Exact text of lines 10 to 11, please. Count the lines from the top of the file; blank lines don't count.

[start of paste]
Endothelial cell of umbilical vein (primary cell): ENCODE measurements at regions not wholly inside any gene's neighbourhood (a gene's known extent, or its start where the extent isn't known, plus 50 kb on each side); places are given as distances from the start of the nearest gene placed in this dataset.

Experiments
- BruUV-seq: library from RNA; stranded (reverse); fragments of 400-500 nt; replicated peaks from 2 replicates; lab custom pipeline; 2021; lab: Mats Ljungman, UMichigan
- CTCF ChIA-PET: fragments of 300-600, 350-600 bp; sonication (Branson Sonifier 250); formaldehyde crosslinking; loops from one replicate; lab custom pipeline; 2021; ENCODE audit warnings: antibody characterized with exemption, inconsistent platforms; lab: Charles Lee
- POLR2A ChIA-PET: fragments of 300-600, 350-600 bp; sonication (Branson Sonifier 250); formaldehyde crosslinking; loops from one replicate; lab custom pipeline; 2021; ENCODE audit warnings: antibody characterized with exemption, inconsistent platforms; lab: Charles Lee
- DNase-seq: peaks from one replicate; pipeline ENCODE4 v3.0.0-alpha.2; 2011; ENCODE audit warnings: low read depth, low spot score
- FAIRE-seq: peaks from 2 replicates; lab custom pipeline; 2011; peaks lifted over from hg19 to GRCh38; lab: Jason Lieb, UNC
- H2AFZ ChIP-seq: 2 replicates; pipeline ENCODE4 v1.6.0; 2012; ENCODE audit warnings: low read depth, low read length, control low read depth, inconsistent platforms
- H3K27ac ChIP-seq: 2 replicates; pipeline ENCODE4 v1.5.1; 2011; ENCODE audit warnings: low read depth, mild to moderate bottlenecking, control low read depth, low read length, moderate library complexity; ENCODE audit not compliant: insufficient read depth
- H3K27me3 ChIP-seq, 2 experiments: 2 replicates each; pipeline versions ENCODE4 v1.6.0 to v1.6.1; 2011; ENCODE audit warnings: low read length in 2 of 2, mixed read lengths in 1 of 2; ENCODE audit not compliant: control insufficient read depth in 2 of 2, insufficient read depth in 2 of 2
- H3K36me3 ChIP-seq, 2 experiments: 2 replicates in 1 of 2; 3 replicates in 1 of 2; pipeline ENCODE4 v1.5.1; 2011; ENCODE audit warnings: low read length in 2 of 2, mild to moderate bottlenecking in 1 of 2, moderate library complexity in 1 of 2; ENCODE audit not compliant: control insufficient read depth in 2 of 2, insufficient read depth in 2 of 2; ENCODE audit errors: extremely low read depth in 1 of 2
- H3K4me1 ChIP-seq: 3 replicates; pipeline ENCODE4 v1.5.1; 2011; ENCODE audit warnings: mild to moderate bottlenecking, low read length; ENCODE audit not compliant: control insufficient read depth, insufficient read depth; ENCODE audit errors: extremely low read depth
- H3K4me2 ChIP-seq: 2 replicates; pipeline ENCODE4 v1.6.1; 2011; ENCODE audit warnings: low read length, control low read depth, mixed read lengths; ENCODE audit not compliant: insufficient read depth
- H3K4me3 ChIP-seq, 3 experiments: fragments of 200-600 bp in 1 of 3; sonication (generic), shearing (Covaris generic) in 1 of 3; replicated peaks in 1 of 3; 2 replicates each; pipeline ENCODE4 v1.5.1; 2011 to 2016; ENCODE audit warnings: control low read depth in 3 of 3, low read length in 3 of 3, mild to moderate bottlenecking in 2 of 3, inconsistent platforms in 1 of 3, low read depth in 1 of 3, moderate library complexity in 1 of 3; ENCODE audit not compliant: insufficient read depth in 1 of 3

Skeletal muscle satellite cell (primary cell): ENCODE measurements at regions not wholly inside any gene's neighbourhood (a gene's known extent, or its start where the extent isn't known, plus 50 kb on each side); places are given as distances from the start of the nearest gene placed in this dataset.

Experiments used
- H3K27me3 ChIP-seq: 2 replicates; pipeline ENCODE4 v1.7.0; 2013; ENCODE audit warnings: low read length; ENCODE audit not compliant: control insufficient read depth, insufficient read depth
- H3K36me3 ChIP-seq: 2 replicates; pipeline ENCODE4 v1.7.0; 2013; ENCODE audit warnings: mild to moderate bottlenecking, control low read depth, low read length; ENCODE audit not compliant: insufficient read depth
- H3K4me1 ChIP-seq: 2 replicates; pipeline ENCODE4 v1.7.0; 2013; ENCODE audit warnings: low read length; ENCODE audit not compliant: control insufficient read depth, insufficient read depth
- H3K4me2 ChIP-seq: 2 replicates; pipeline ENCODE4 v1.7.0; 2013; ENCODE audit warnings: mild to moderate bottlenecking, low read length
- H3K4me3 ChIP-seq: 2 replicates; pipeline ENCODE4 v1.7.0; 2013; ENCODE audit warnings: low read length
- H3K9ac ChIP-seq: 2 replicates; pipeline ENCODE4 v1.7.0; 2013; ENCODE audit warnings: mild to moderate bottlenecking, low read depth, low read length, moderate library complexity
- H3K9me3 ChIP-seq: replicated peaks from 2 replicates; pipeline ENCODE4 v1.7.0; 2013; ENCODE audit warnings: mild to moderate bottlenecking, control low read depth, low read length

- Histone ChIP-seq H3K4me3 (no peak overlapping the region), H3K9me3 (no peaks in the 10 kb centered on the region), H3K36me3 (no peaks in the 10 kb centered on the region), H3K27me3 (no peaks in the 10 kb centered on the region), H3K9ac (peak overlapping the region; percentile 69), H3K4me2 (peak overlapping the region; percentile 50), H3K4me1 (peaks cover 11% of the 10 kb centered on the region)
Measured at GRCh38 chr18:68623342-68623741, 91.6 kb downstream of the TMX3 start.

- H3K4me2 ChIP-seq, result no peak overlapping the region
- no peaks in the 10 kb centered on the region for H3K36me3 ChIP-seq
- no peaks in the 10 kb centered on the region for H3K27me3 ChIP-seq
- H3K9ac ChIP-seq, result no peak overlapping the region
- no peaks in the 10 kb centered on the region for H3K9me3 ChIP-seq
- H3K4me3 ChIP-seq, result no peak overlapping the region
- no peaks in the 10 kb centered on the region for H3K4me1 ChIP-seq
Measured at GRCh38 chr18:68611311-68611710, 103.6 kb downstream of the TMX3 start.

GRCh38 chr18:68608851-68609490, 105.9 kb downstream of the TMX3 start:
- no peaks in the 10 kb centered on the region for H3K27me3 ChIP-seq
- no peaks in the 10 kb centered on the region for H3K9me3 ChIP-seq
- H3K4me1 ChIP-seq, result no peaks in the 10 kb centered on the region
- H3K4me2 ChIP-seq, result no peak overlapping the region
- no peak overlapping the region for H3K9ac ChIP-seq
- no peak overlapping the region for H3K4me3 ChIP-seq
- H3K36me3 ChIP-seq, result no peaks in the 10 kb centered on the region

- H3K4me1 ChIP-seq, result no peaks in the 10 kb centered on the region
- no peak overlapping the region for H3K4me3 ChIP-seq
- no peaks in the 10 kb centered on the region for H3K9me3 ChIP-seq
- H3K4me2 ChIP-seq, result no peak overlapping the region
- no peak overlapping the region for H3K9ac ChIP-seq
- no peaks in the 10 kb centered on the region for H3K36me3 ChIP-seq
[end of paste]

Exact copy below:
- H3K27me3 ChIP-seq, 2 experiments: 2 replicates each; pipeline versions ENCODE4 v1.6.0 to v1.6.1; 2011; ENCODE audit warnings: low read length in 2 of 2, mixed read lengths in 1 of 2; ENCODE audit not compliant: control insufficient read depth in 2 of 2, insufficient read depth in 2 of 2
- H3K36me3 ChIP-seq, 2 experiments: 2 replicates in 1 of 2; 3 replicates in 1 of 2; pipeline ENCODE4 v1.5.1; 2011; ENCODE audit warnings: low read length in 2 of 2, mild to moderate bottlenecking in 1 of 2, moderate library complexity in 1 of 2; ENCODE audit not compliant: control insufficient read depth in 2 of 2, insufficient read depth in 2 of 2; ENCODE audit errors: extremely low read depth in 1 of 2